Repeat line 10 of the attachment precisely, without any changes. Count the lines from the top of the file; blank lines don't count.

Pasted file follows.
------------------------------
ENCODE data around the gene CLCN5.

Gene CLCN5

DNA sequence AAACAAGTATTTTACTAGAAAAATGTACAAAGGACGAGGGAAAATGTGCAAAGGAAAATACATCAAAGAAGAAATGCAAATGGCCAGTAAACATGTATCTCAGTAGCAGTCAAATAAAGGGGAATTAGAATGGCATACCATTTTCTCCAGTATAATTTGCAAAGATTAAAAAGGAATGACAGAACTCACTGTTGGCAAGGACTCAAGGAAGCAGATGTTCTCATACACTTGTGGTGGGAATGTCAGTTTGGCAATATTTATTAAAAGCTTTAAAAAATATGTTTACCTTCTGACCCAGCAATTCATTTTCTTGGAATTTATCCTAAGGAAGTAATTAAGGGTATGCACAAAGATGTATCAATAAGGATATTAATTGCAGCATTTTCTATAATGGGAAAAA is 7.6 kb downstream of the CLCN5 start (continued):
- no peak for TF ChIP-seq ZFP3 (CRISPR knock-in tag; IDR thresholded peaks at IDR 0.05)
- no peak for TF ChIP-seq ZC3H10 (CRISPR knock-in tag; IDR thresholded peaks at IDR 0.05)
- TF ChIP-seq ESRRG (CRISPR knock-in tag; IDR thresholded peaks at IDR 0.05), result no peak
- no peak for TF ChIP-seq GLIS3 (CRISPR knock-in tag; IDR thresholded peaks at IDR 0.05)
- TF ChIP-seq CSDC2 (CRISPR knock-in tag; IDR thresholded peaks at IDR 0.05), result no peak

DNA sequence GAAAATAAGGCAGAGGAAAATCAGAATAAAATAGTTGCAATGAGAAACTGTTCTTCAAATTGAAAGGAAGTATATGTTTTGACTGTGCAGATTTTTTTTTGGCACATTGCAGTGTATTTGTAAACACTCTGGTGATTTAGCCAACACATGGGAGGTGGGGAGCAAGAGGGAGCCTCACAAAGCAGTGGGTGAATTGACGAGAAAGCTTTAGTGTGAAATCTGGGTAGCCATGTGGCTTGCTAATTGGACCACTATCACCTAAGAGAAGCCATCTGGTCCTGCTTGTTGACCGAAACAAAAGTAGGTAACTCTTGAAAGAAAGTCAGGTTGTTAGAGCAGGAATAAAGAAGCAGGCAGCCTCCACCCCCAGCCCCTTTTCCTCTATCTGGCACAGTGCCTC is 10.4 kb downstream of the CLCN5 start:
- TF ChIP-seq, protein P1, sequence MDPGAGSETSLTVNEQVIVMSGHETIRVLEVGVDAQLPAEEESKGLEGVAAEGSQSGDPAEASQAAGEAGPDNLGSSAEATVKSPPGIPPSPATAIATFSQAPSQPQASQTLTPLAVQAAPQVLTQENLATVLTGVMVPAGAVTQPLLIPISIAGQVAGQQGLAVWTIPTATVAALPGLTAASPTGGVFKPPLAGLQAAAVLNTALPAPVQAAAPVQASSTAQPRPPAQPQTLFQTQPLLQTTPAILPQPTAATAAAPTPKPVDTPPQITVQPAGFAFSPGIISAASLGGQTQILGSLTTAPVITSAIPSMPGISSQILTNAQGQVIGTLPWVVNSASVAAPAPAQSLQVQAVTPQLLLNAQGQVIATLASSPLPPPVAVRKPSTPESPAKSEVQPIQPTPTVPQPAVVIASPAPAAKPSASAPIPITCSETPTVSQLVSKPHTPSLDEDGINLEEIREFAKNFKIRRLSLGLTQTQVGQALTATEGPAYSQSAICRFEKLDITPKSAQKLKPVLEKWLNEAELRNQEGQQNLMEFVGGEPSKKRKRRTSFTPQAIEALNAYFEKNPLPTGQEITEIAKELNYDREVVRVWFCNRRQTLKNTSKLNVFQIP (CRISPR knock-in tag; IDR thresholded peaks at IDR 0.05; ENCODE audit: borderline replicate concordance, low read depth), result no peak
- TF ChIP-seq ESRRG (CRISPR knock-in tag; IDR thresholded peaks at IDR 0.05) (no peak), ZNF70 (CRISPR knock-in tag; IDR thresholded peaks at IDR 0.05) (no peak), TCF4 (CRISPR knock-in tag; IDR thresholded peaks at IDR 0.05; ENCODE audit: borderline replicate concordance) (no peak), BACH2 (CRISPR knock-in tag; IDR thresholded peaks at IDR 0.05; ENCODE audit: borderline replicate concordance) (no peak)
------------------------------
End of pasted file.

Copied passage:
- TF ChIP-seq, protein P1, sequence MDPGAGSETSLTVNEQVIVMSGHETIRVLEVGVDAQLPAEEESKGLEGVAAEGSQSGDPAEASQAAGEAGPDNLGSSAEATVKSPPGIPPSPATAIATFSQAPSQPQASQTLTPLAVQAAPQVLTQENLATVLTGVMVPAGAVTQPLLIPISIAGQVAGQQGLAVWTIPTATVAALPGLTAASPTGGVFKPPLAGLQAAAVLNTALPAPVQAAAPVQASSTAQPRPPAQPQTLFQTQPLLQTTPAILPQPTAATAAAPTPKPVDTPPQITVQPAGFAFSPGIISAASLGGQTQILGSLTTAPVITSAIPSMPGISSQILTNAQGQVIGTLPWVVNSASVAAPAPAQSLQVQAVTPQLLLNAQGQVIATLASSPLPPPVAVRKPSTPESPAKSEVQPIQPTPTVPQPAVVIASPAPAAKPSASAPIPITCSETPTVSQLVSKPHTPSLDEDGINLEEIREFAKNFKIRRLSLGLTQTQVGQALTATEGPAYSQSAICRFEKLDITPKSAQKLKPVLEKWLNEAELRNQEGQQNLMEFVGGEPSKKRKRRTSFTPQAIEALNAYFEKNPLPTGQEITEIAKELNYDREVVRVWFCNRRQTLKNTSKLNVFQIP (CRISPR knock-in tag; IDR thresholded peaks at IDR 0.05; ENCODE audit: borderline replicate concordance, low read depth), result no peak